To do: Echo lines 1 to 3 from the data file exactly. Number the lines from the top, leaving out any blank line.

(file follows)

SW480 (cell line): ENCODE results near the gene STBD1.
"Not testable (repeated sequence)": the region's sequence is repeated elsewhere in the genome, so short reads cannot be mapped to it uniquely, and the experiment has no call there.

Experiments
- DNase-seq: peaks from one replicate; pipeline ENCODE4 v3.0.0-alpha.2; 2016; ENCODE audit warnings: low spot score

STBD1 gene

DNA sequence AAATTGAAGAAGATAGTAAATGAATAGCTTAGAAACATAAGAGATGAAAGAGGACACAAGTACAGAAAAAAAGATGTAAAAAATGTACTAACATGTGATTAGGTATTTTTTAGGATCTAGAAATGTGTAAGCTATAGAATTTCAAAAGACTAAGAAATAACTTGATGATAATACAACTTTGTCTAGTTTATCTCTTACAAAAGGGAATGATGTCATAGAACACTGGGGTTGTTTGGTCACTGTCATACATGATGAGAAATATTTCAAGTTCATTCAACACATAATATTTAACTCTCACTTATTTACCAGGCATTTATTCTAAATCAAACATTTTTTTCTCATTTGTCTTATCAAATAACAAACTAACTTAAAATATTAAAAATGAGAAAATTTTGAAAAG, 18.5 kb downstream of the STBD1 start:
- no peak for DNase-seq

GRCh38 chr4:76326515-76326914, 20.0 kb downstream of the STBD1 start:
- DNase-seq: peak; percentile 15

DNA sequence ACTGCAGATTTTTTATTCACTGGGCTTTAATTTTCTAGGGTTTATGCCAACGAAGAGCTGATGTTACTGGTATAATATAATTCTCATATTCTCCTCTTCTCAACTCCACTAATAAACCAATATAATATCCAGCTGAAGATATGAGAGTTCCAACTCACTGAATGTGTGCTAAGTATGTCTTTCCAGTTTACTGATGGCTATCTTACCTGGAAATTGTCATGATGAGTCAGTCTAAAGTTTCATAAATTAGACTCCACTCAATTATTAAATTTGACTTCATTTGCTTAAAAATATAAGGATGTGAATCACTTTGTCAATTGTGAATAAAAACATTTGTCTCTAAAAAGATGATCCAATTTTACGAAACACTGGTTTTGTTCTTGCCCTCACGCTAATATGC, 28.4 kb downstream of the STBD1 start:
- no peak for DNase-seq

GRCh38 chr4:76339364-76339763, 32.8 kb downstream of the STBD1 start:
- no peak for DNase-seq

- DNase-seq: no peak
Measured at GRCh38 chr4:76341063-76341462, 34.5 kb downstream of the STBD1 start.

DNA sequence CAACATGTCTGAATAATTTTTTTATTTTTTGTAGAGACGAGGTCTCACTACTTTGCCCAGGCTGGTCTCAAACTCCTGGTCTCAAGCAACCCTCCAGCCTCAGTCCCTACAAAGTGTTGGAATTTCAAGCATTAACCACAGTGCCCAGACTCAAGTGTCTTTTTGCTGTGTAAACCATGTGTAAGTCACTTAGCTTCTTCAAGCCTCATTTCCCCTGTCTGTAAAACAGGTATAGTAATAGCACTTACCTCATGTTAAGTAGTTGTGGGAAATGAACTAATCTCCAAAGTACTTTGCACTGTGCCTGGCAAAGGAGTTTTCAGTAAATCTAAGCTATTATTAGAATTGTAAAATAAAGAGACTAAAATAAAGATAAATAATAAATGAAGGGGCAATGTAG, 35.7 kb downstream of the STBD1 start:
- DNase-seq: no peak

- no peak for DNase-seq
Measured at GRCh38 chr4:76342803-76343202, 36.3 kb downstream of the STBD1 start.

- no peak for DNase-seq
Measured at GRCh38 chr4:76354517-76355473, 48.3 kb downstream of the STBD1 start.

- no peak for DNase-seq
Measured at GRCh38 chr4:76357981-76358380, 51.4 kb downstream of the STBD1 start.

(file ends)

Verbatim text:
SW480 (cell line): ENCODE results near the gene STBD1.
"Not testable (repeated sequence)": the region's sequence is repeated elsewhere in the genome, so short reads cannot be mapped to it uniquely, and the experiment has no call there.

Experiments